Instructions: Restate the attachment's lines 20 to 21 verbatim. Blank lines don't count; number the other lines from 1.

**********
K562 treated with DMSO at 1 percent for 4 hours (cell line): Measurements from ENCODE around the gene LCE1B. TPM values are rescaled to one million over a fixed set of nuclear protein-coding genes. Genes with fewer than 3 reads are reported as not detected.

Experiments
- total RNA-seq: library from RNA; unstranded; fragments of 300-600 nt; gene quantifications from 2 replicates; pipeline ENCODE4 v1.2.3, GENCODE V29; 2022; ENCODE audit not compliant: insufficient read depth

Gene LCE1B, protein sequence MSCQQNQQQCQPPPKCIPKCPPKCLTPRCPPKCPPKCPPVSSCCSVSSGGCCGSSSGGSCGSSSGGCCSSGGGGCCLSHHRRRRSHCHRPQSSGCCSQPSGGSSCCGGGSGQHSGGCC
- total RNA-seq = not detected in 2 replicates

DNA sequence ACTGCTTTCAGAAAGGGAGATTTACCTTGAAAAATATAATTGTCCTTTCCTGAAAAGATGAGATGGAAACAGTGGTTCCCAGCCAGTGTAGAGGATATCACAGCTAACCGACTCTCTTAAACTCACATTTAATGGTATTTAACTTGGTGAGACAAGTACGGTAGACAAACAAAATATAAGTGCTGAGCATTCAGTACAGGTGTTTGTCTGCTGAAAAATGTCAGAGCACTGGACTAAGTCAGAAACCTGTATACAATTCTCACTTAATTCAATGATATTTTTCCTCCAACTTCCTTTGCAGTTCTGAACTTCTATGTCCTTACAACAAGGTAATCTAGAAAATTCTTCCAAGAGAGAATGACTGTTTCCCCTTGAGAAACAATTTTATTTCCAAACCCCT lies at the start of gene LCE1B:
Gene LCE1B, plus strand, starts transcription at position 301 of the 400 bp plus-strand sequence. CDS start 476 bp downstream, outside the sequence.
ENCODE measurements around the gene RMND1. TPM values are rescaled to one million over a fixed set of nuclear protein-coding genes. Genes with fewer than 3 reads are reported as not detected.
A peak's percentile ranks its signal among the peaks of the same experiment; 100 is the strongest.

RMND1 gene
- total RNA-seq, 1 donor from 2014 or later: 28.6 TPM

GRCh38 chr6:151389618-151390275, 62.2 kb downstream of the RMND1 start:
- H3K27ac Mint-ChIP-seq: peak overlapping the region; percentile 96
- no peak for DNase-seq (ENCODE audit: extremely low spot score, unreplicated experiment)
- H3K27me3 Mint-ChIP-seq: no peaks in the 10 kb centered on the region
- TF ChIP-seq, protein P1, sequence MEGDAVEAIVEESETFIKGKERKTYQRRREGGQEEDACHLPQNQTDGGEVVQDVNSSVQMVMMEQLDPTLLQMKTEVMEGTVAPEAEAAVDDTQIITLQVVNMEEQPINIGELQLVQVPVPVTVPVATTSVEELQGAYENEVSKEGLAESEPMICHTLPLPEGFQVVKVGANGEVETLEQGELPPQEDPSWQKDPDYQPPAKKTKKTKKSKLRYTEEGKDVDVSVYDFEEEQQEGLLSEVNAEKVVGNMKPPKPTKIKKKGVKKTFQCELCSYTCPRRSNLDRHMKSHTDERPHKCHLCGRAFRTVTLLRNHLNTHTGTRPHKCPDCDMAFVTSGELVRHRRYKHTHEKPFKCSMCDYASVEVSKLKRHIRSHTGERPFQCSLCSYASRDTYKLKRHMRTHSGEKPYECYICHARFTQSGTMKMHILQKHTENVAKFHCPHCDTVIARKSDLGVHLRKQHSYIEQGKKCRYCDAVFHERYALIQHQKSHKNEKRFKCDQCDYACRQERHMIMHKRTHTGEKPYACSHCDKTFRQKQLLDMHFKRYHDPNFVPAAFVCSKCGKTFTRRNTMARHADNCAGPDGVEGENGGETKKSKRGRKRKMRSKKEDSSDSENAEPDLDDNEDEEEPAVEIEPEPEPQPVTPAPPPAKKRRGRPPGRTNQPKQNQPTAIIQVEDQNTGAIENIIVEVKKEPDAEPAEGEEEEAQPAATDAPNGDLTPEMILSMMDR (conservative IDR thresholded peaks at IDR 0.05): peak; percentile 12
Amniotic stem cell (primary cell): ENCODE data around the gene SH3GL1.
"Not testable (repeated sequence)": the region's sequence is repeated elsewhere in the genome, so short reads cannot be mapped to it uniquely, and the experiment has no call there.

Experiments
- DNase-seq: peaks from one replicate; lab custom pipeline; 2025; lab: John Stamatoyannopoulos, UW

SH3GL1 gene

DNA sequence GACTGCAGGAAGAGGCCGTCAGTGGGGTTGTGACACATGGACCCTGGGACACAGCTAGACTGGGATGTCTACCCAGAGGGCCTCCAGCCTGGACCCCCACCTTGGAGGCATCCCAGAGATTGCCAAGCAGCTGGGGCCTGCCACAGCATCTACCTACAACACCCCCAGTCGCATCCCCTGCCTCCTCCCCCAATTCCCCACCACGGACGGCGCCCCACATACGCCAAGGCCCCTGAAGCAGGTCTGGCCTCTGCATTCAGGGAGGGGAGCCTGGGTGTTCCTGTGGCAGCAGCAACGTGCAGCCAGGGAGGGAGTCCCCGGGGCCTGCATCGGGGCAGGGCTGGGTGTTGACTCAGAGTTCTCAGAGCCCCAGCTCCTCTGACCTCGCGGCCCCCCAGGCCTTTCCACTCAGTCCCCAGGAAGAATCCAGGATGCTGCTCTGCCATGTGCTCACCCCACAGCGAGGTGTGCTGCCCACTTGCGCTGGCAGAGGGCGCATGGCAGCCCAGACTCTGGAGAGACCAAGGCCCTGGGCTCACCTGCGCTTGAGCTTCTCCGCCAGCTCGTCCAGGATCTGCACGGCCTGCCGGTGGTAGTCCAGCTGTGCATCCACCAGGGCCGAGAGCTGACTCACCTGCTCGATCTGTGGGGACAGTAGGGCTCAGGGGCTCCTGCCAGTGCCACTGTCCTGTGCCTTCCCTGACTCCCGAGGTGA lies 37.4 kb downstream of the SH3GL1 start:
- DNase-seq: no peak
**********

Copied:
- DNase-seq: peaks from one replicate; lab custom pipeline; 2025; lab: John Stamatoyannopoulos, UW

SH3GL1 gene